That Kafkan poetry reminds me, by contrast, of another novel that is also about an arrest and a trial: Orwell's 1984, the book that for decades served as a constant reference for antitotalitarianism professionals. In this novel, which means to be the horrifying portrayal of an imaginary totalitarian society, there are no windows; in it no one glimpses a frail young girl filling a jug with water; Orwell's novel is firmly closed to poetry; did I say novel?
it is political thought disguised as a novel; the thinking is certainly lucid and correct, but it is distorted by its guise as a novel, which renders it imprecise and vague. So if the novel form obscures Orwell's thought, does it give something in return? Does it throw light on the mystery of human situations that sociology or political science cannot get at?
the situations and the characters are as flat as a poster. Then is it justified at least as a popularization of good ideas? Not that either. For ideas made into a novel function no longer as ideas but as a novel instead - and in the case of 1984, as a bad novel, with all the pernicious influence a bad novel can exert.
The pernicious influence of Orwell's novel resides in its implacable reduction of a reality to its political dimension alone, and in its reduction of that dimension to what is exemplarily negative about it. I refuse to forgive this reduction on the grounds that it was useful as propaganda in the struggle against totalitarian evil. For that evil is, precisely, the reduction of life to politics and of politics to propaganda. So despite its intentions, Orwell's novel itself joins in the totalitarian spirit, the spirit of propaganda. It reduces (and teaches others to reduce) the life of a hated society to the simple listing of its crimes.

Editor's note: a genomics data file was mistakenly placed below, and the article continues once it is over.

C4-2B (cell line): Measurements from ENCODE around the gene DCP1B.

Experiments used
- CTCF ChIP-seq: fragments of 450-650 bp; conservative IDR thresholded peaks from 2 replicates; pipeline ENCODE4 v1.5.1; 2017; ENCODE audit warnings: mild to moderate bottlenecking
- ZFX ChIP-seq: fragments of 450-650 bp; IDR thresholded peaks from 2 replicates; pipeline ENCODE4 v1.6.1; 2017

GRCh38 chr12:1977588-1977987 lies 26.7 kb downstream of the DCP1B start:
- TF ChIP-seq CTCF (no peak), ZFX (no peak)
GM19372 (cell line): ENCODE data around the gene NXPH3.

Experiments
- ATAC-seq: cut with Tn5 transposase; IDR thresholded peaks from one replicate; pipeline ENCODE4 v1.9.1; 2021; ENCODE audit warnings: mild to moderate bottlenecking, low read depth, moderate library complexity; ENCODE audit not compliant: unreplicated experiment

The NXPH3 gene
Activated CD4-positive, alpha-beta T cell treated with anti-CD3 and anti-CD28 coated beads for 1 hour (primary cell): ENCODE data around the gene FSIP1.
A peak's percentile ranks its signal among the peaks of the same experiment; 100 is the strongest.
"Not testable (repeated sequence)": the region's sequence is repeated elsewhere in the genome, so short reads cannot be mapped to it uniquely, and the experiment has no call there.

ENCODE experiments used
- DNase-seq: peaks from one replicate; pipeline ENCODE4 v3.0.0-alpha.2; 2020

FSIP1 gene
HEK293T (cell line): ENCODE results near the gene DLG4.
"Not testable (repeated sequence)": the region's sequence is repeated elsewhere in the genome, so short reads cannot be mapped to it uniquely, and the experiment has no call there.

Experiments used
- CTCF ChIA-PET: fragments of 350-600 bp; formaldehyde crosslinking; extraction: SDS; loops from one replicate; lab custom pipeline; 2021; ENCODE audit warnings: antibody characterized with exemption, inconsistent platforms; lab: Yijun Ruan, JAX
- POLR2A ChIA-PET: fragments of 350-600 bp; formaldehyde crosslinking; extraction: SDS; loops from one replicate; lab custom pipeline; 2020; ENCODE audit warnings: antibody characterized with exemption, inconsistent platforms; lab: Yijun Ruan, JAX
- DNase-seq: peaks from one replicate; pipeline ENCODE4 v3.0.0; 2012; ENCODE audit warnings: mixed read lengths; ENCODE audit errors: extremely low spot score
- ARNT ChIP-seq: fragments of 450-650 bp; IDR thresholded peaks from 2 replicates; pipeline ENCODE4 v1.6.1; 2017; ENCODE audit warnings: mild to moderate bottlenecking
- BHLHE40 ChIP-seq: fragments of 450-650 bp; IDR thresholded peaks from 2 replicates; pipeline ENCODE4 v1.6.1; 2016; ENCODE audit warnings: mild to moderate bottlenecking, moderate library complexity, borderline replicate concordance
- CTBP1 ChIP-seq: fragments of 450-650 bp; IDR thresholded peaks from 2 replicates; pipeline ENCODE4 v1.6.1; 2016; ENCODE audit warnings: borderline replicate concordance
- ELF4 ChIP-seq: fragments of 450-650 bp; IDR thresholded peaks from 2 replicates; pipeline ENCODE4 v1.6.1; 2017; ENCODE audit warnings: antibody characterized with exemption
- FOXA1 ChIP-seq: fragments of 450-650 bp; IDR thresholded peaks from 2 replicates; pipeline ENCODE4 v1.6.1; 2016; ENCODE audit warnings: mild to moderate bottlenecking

In talking with Czechs a year or two after the end of Communism, I would hear from every one of them that now - ritual turn of speech, that obligatory preamble to all their recollections, all their remarks: "after those forty years of Communist horror" or: "those horrible forty years" or especially: "the forty lost years."
I looked at my interlocutors: they had been neither forced to emigrate, nor imprisoned, nor deprived of their jobs, nor even looked down on; all of them had lived their lives in their own country, in their apartments, had done their work and had their vacations, their friendships and their loves; with the expression "forty horrible years" they were reducing their lives to the political aspect alone. But even the political history of those forty years - did they really experience that only as an undifferentiated block of horrors? Have they forgotten the years when they were seeing Milos Forman's films, reading Bohumil Hrabal's books, going to the little nonconformist theaters, and telling hundreds of jokes and cheerfully making fun of the regime? In their talk of forty horrible years, they were all Orwellizing the recollection of their own lives, which, a posteriori, in their memories and in their heads, were thereby devalued or even completely obliterated (forty lost years).
For a trial is initiated not to render justice but to annihilate the defendant; as Brod said: he who does not love anyone, who only dallies, must die; thus K. is stabbed in the heart; Bukharin is hanged. Even when the trial is of dead people, the point is to kill them off a second time: by burning their books; by removing their names from the schoolbooks; by demolishing their monuments; by rechristening the streets that bore their names.
For nearly seventy years Europe lived under a trial-regime. From among the great artists of the century, how many defendants… I shall mention only those who had some significance for me. Starting in the twenties, there were those hounded by the tribunal of revolutionary morality: Bunin, Andreyev, Meyerhold, Pilnyak, Veprik (a Jewish-Russian musician, a forgotten martyr of modern art; he dared to defend Shostakovich's opera against Stalin's condemnation; they stuck him in a camp; I remember his piano compositions, which my father liked to play), Mandelstam, Halas (the poet who was adored by Ludvik in The Joke, hounded after his death for gloominess seen as counterrevolutionary).